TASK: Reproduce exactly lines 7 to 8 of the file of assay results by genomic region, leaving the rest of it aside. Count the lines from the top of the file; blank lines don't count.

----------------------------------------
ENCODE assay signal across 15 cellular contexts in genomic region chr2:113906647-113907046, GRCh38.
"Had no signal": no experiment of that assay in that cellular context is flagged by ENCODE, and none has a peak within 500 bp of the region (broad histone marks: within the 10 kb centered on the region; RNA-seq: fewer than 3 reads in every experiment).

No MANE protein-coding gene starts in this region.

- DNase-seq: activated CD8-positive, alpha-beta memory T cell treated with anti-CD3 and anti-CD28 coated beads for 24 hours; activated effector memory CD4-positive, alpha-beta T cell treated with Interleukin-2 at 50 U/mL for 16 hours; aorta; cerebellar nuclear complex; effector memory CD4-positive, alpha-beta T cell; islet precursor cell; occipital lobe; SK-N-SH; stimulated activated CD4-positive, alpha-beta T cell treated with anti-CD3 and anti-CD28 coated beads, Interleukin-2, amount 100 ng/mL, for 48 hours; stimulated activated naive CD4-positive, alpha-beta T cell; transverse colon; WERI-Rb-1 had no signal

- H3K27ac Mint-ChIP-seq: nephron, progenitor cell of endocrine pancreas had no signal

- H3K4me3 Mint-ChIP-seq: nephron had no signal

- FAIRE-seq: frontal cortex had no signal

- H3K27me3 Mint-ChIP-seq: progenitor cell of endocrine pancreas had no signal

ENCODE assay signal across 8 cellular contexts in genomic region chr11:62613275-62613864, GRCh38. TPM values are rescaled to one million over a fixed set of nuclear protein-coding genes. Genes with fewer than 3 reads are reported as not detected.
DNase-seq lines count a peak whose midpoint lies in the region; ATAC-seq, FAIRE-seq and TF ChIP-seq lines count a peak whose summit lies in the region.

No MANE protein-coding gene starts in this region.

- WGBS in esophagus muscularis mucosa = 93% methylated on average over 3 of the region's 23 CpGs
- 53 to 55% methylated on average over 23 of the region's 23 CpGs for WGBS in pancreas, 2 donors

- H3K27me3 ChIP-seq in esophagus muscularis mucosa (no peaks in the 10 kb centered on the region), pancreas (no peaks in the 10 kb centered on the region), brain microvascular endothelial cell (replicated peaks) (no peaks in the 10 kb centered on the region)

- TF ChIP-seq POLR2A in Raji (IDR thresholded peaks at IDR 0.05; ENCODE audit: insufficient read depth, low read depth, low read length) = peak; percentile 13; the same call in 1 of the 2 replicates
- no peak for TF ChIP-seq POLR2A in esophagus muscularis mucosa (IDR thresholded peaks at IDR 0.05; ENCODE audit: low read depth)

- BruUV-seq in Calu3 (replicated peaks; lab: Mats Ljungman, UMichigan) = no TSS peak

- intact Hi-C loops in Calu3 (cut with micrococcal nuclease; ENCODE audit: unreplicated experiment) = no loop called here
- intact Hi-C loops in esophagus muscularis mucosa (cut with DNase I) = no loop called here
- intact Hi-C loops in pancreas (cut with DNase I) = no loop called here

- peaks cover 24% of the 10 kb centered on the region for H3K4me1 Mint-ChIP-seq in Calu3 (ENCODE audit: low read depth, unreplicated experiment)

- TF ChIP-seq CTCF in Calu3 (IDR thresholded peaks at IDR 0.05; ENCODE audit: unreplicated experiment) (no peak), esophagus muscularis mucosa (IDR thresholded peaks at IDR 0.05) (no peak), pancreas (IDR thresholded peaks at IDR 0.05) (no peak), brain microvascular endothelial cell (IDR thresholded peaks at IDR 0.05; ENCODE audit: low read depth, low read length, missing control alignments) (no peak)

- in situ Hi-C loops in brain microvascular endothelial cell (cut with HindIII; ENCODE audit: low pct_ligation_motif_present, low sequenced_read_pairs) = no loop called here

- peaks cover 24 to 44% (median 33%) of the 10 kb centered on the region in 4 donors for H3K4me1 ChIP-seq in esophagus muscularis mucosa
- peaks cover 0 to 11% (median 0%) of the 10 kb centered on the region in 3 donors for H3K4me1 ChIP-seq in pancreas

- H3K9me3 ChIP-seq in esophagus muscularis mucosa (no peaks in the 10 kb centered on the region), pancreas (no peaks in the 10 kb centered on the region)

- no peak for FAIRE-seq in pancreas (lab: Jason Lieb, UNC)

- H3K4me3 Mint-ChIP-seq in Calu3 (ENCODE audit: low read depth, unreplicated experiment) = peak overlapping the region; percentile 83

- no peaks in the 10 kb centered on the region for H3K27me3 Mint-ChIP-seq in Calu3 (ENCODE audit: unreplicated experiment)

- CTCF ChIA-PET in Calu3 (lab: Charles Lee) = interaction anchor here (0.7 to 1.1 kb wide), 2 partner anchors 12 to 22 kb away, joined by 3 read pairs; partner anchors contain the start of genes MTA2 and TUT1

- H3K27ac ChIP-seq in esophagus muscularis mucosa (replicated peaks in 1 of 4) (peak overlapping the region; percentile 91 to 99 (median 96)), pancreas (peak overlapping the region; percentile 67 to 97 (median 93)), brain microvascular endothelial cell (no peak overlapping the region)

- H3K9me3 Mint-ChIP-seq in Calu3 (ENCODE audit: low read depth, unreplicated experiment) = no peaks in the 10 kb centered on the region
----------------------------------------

- FAIRE-seq: frontal cortex had no signal

- H3K27me3 Mint-ChIP-seq: progenitor cell of endocrine pancreas had no signal